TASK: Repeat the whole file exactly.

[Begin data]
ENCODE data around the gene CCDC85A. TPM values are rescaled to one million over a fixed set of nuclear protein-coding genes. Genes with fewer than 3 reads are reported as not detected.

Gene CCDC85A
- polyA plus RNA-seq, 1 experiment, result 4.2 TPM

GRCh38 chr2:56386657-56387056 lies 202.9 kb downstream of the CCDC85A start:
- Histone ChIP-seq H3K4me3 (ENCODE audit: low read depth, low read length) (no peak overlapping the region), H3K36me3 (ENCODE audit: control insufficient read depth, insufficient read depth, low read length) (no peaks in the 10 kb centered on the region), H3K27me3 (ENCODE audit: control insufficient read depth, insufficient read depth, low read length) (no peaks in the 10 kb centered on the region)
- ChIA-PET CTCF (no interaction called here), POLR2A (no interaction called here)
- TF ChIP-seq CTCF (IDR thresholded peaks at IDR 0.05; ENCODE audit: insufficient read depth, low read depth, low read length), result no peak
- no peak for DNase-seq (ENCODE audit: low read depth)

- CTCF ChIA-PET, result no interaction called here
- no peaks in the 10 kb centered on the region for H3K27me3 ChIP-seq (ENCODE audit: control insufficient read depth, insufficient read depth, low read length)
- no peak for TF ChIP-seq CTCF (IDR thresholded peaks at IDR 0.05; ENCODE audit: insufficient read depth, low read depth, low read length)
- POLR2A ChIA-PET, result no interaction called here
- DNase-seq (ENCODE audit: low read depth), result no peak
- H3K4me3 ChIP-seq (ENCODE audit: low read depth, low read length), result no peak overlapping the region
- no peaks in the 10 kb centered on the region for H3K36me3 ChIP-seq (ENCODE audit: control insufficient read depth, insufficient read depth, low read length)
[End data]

ENCODE data around the gene CCDC85A. TPM values are rescaled to one million over a fixed set of nuclear protein-coding genes. Genes with fewer than 3 reads are reported as not detected.

Gene CCDC85A
- polyA plus RNA-seq, 1 experiment, result 4.2 TPM

GRCh38 chr2:56386657-56387056 lies 202.9 kb downstream of the CCDC85A start:
- Histone ChIP-seq H3K4me3 (ENCODE audit: low read depth, low read length) (no peak overlapping the region), H3K36me3 (ENCODE audit: control insufficient read depth, insufficient read depth, low read length) (no peaks in the 10 kb centered on the region), H3K27me3 (ENCODE audit: control insufficient read depth, insufficient read depth, low read length) (no peaks in the 10 kb centered on the region)
- ChIA-PET CTCF (no interaction called here), POLR2A (no interaction called here)
- TF ChIP-seq CTCF (IDR thresholded peaks at IDR 0.05; ENCODE audit: insufficient read depth, low read depth, low read length), result no peak
- no peak for DNase-seq (ENCODE audit: low read depth)

- CTCF ChIA-PET, result no interaction called here
- no peaks in the 10 kb centered on the region for H3K27me3 ChIP-seq (ENCODE audit: control insufficient read depth, insufficient read depth, low read length)
- no peak for TF ChIP-seq CTCF (IDR thresholded peaks at IDR 0.05; ENCODE audit: insufficient read depth, low read depth, low read length)
- POLR2A ChIA-PET, result no interaction called here
- DNase-seq (ENCODE audit: low read depth), result no peak
- H3K4me3 ChIP-seq (ENCODE audit: low read depth, low read length), result no peak overlapping the region
- no peaks in the 10 kb centered on the region for H3K36me3 ChIP-seq (ENCODE audit: control insufficient read depth, insufficient read depth, low read length)